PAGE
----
The holiday weekend is off to an unexpectedly bright start. I woke up an hour ago to sunshine streaming through the windows. The most recent weather forecast predicted rain every day through Monday. Earlier in the week, we were told to expect nearly picture-perfect conditions. That’s where we are right now.
We are also in Two Rivers. We left Middleton at 4:00 yesterday, once school let out and the van was packed. We took advantage of our unoccupied house and had the carpets in the family room and living rooms cleaned. The blue carpet in the family room, installed in 1991, was starting to get embarrassingly soiled. Area rugs and Resolve could no longer hide or eliminate the problem areas. Within the last year or two, I had used a dry cleaning method, which was generally satisfactory except in high traffic areas. The beige living room carpet is 2½ years old, has never been cleaned, but still looks almost new, in spite of the boys and a number of large gatherings we’ve had at the house. We left the smaller piece of furniture “in storage” in the garage and kitchen so that the carpets could dry unobstructed over the weekend.
Since it’s our anniversary weekend, JoAnna and I are in a celebratory mood. Shortly after our arrival, we went out for fish at the Vet’s Club, a meal that made me y earn for those hot slabs of deep-fried haddock at Mr. Elmer’s in Oshkosh, which, unfortunately, is no longer in business. Larry is a sociological study in motion. Watching the 68-year-old hometown boy interact with practically everyone is fascinating. After our meal, we walked one block west to the K of C Club, site of the Richard family reunion Friday night fish fry and Sunday breakfast. JoAnna’s cousin Wayne Klein was working as a bartender. While the Richards – Larry, Alice, JoAnna, and Cindy – were yukking it up with friends at a table, the boys and I sat at the bar. I had been at the table, but the boys were getting bored and need some attention.
Andy, drinking a coke into which he had dropped breath mints, and Dad, sipping a beer played a game of baseball “Whadda-ya-know?”
I started out.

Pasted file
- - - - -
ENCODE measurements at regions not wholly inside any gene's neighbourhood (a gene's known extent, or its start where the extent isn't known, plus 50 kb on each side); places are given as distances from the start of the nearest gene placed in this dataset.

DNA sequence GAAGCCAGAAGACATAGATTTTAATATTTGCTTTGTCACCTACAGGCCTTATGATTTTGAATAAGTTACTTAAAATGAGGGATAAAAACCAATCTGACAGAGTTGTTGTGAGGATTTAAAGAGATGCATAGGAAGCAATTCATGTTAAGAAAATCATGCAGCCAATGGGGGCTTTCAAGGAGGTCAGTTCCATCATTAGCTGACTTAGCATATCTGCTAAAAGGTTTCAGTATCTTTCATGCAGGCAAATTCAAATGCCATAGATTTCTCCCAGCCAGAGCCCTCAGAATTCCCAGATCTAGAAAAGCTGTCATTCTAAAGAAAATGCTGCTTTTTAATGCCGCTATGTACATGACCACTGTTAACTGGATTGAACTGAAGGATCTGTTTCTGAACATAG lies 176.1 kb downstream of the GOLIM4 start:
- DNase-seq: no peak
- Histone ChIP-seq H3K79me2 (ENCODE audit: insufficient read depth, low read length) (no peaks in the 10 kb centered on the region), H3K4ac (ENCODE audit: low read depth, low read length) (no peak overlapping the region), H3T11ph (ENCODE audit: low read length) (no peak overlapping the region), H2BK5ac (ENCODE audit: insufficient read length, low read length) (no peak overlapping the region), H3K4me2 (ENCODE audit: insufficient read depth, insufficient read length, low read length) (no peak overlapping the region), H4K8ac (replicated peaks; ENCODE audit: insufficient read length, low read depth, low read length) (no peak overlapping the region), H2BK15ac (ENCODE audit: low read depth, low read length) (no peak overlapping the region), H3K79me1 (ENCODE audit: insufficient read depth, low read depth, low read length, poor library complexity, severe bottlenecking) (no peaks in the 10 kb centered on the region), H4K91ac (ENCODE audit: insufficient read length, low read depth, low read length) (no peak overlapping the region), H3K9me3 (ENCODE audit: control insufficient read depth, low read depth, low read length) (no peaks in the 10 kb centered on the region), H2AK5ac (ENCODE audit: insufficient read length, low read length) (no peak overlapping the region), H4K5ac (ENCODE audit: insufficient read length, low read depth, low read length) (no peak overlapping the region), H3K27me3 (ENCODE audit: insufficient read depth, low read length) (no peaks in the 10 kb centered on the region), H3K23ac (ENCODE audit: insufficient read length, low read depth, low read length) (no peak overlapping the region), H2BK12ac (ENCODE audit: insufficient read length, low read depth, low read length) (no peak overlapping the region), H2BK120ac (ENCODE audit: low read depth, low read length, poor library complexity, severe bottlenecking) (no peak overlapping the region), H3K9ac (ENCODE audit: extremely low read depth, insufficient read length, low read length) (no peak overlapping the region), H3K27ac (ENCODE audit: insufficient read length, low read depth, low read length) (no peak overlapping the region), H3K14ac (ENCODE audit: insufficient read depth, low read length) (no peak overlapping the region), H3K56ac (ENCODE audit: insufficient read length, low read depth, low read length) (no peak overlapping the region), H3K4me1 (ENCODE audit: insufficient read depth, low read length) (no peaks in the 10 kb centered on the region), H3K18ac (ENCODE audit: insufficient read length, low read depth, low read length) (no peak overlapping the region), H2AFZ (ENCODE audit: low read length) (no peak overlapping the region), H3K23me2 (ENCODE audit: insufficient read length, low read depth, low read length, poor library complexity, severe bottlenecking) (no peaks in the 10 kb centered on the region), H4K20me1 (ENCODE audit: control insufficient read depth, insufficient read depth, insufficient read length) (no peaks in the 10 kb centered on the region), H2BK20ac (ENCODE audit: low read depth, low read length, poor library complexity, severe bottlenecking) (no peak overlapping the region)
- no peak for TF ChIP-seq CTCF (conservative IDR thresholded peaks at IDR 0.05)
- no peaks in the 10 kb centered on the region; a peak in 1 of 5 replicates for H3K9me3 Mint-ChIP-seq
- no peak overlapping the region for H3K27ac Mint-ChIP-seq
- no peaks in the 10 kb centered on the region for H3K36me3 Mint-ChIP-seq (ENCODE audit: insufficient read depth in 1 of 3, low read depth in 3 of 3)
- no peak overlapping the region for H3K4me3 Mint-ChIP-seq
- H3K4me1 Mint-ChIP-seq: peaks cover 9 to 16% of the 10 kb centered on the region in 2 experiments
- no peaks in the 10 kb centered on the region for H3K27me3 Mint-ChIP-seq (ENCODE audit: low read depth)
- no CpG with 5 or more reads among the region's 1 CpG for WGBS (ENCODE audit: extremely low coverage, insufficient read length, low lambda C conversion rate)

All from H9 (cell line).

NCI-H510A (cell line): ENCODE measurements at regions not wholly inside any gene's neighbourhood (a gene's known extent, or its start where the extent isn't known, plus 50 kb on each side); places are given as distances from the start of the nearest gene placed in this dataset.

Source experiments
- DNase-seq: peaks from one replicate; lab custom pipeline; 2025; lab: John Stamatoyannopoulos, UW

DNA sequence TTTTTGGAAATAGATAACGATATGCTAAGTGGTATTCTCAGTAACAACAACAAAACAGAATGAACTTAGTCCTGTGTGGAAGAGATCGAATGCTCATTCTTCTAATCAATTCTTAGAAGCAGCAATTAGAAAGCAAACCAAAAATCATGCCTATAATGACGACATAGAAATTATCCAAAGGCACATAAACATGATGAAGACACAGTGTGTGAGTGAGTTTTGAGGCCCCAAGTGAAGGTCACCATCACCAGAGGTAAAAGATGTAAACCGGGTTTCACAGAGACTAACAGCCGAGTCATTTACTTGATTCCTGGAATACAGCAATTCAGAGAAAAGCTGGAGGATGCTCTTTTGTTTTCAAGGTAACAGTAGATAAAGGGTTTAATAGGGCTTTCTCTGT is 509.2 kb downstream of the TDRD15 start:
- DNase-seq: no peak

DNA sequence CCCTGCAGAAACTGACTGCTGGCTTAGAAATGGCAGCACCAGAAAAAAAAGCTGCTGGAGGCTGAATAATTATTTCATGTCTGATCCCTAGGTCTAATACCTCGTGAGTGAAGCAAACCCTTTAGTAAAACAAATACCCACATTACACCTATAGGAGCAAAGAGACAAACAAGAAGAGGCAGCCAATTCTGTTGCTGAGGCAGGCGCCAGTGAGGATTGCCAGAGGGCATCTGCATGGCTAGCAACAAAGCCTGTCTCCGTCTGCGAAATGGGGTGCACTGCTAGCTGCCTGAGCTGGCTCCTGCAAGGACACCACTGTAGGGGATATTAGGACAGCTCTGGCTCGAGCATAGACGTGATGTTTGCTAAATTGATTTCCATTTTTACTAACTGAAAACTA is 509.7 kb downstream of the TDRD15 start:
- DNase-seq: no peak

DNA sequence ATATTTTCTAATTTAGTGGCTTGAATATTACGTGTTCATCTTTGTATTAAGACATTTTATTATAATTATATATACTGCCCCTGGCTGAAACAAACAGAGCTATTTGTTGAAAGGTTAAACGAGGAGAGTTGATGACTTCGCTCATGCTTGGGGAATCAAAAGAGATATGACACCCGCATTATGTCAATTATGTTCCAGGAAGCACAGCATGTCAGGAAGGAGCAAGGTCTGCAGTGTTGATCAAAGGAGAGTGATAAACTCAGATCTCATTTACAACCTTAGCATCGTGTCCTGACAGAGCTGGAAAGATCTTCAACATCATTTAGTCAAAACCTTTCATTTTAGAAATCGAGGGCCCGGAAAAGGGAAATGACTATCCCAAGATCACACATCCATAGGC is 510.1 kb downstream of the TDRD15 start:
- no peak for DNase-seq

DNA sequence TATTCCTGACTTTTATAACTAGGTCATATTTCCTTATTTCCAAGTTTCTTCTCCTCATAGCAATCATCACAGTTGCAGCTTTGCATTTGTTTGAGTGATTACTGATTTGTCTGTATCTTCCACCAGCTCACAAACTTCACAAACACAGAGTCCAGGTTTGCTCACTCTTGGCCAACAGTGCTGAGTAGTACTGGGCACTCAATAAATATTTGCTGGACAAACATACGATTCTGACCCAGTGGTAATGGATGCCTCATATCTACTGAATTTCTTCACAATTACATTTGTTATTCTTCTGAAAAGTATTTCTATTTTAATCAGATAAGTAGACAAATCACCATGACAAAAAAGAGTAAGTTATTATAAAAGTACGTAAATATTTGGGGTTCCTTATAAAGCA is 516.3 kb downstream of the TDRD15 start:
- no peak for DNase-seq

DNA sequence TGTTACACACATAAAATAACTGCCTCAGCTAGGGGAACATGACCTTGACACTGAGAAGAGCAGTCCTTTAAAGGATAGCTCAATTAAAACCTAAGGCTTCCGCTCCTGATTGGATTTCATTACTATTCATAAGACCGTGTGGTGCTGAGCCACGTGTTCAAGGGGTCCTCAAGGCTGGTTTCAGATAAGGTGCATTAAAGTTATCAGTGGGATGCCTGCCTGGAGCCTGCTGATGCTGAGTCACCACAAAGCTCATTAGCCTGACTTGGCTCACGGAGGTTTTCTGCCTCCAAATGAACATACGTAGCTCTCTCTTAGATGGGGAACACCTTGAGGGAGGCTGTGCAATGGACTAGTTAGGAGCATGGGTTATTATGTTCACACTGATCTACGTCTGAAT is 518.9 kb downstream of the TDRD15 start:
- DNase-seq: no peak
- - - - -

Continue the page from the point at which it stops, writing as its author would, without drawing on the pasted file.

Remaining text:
“He plays for the Houston Astros.”
“Jeff Bagwell,” Andy guessed.
“He’s one of the killer B’s,” I said, offering a second clue.
“Jay Bell doesn’t play for Houston,” I said, a little bit unsure of my current baseball knowledge.
“OK, one more clue,” I continued. “Not little, but….”
Eddie would interrupt our game every now and then with one of his amazingly worldly questions, which I always took the time out to attempt to answer.
If I hadn’t have spent some time with the boys, they would have gone out of their minds with boredom and into unchecked mischief.
Back at the house, we played cards until shortly after midnight. Margaret, JoAnna’s godmother, and her husband Earl joined us. Margaret’s first husband, Richard, died 5 or 6 years ago. Unhappy with the life of a lonely widow, she quickly remarried, initially without the full support of her 5 children. Now she’s a lady of retirement leisure. She and Earl spend winters in Arizona, in the Phoenix area, and are avid golfers. It’s amazing what a second chance at love will do for a person. I remember Margaret acting like a giggly, blushing schoolgirl on the day that she and Earl got married.
Later in the day
Twelve years ago on this day of the week, the wedding had concluded. Our guests had inched their way through the reception line, and pictures of the wedding party and members of the families were being taken. Twelve years ago! So much has happened since then. Family. Career. Friends. Trips. We’ve achieved a wonderful contentment in our lives in spite of all the little bumps we encounter along the way. JoAnna and I were certainly fortunately to have found each other. (Should there be some music swelling up in a big crescendo in the background?) The years of my waiting and wondering now seem like series of rare opportunities to do all the things I felt I needed to do before settling down into a permanent relationship. I think that’s why I enjoy being a husband and father so much. I’ve learned that in these two roles, I’ve experienced the greatest rewards of my life.
The boys and I walked to Nashotah Park this morning. Andy practiced his pitching and hitting. Eddie ended up walking around, occasionally putting in a request for us to walk to the lake, which we did after I was able to hit a few balls, most of them line drives up the middle.
“Dad, that’s why I don’t like to pitch to you.”
That was my trademark style in Oshkosh during the 7 summers I played softball – stinging basehits up the middle.
This afternoon JoAnna, Andy, Larry, and I went golfing at a par-3 course a few miles outside of town, my first opportunity to use Dad’s clubs. It was a gorgeous day for golf: clear skies and the temperature in the mid-60s. We all played fairly respectably, JoAnna taking first with a score of 40, me in second with 42, Larry at 43, and Andy at 45. Andy could have tied Mom for first if he hadn’t lost it on the 3rd hole, where he hit his first three balls in a water hazard and then temporarily shut down. Once he focused on the game again, he made great shots.